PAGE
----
While I certainly have no explanation for the miss not being noticable when cold, large amounts of catch can oil, white/bluish smoke combined with the "pop stutter" sound you describe while on the gas, suggests to me you've got a bad cylinder... be it a broken piston or ring(s). The LS experts out there acknowledge number 7 hole as having the tendency to run on the hot side, hot enough to take out a piston? I don't know... I can tell you though, I broke a Mahle piston in my stroker LS and coincidently, it was number 7... so, whatever that's worth. That said, although you suspect computer issues, as you're finding out per CBM, it would appear there's not much support for it out there. What you can do for little or no $$$$ is verify/eliminate some of the basic mechanical systems first. I personally would start with a simple exhaust primary tube temperature test. Several ways to do it, I like using an infrared thermometer however, you can also dribble some water on the primaries to see how the water responds, or even use a gloved hand to lightly feel how hot each header tube feels. The key words here are gloved, light, quick touching of the tubes... you'll feel the heat quickly however, if you have a dead cylinder, that header tube should be considerably cooler... allowing you to touch it longer. Again, the infrared is the best, safest way to go and of course, more accurate... good tool to have in your arsenal. If you do find a cooler primary, do the obvious.. make sure you've got spark at the plug, check the injector to make sure it's at least receiving power. Of course, just because it's firing doesn't mean the injector is good however, before you start moving injectors around to different holes to see if the cooler cylinder follows, at this point I would perform a leakdown test. For an hour or so of your time, it'll provide you with some meaningful info on the condition of your motor without pulling it apart. If you don't already have a leakdown tester, they can be had pretty cheaply.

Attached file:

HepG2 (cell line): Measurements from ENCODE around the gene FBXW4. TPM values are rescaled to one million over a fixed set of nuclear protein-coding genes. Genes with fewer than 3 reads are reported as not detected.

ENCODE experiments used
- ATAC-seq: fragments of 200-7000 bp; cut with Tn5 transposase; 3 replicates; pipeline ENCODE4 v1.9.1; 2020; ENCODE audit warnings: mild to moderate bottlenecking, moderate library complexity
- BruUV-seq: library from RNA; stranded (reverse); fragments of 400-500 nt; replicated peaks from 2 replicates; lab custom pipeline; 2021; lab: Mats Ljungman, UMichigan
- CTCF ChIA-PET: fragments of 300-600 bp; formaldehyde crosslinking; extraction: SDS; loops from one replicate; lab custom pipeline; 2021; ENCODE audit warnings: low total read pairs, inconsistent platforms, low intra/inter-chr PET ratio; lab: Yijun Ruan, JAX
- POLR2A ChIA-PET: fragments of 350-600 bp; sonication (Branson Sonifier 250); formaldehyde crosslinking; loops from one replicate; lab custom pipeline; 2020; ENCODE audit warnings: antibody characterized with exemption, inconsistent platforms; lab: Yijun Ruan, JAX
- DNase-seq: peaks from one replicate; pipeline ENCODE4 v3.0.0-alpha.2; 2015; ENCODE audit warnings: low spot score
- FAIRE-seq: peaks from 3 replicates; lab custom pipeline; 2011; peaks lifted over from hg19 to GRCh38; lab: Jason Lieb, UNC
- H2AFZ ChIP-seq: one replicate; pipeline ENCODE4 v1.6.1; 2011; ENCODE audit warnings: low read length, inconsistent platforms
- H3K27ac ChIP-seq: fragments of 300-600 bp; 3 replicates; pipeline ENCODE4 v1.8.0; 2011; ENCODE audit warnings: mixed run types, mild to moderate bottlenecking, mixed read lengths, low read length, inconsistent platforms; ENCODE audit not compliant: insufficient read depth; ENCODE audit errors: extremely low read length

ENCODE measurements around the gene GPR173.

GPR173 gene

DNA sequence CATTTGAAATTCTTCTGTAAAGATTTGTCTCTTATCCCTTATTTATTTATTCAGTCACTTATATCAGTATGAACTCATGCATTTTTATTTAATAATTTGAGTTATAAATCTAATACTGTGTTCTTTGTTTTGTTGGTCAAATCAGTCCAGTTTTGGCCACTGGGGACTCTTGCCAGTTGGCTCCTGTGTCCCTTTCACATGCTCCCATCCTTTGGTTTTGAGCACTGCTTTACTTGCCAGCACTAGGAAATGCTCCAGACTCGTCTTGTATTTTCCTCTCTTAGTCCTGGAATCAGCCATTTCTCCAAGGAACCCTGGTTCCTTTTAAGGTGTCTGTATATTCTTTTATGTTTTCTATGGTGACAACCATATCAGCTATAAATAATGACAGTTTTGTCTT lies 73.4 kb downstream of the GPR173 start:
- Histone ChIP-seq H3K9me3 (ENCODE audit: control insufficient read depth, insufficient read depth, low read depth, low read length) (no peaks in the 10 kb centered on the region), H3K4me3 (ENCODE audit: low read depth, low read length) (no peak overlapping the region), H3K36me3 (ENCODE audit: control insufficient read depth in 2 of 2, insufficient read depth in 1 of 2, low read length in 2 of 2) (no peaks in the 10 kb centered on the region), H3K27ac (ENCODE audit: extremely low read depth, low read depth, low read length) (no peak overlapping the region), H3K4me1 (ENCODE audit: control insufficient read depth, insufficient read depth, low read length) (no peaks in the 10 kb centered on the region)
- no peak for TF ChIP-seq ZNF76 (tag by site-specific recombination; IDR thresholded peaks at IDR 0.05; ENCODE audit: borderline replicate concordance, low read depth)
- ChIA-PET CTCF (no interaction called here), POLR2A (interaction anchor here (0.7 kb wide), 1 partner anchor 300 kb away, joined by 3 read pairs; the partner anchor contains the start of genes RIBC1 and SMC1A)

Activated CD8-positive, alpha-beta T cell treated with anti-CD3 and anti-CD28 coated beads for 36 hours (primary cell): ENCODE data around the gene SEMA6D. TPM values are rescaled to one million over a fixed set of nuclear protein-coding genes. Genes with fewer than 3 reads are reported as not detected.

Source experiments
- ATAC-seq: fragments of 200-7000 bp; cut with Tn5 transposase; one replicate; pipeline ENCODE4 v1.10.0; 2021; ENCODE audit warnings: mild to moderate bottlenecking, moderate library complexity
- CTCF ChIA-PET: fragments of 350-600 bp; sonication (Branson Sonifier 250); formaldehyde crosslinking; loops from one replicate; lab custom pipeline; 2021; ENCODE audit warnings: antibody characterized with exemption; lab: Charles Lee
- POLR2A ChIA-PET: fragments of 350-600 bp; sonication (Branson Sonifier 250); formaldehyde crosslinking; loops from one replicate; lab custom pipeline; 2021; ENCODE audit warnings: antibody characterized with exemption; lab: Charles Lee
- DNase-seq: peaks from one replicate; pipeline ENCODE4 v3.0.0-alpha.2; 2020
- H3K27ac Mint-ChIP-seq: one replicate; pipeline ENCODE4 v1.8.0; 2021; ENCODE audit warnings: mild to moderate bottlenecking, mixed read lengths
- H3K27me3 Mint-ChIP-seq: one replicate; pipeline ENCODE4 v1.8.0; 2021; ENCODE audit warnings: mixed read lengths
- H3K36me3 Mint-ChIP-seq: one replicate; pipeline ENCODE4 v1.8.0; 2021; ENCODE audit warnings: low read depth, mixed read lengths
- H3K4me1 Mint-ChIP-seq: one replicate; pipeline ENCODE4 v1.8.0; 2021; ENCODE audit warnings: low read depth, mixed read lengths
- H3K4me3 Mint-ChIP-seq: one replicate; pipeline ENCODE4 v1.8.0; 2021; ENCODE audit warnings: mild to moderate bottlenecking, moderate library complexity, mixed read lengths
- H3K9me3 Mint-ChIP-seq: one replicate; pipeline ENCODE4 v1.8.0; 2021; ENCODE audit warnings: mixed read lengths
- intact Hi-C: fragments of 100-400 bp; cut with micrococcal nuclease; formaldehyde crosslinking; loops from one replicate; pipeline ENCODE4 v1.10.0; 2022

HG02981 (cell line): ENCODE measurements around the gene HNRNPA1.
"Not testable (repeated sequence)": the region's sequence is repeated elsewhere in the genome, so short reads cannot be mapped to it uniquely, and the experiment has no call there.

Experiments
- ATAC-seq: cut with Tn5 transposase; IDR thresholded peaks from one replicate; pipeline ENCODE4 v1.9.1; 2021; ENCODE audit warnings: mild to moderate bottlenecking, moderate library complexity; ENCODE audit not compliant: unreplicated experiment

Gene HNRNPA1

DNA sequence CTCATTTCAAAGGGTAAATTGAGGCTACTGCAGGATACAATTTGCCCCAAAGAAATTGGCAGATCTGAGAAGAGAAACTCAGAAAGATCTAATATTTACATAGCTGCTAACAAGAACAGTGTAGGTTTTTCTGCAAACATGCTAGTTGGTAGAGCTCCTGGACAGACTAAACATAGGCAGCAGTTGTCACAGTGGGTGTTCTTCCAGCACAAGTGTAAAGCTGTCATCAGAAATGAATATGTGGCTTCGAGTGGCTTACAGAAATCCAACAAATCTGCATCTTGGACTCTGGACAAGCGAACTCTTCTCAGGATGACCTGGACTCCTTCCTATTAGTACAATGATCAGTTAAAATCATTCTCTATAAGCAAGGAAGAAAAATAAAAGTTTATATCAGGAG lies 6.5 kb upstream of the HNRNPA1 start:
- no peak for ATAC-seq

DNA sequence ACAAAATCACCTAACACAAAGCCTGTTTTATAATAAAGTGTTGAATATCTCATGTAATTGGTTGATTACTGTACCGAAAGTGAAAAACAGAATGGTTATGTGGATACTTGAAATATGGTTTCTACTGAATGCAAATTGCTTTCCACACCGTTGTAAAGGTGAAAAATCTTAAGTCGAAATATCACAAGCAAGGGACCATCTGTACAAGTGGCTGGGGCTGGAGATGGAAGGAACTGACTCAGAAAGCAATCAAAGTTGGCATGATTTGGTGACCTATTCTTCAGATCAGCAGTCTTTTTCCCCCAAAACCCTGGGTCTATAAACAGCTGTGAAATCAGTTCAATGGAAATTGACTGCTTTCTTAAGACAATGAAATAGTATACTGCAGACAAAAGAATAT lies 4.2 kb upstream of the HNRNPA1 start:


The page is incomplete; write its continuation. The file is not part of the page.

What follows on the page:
15. LOL, I'm with ya... I love my coach, even though it's a big, fancy unit with all the fun stuff, the construction is pretty lame, fiberglass, wood, plastic, staples, screws and glue... no different than the "entry level" weekend camper parked next to it! Gotta pretty much step up into Prevost territory to see quality in the shell/body... sadly for me, not enough checkbook. Gotta say, given the way they're slammed together, pretty amazing they hold up as well as they do... at least the RV's I've owned.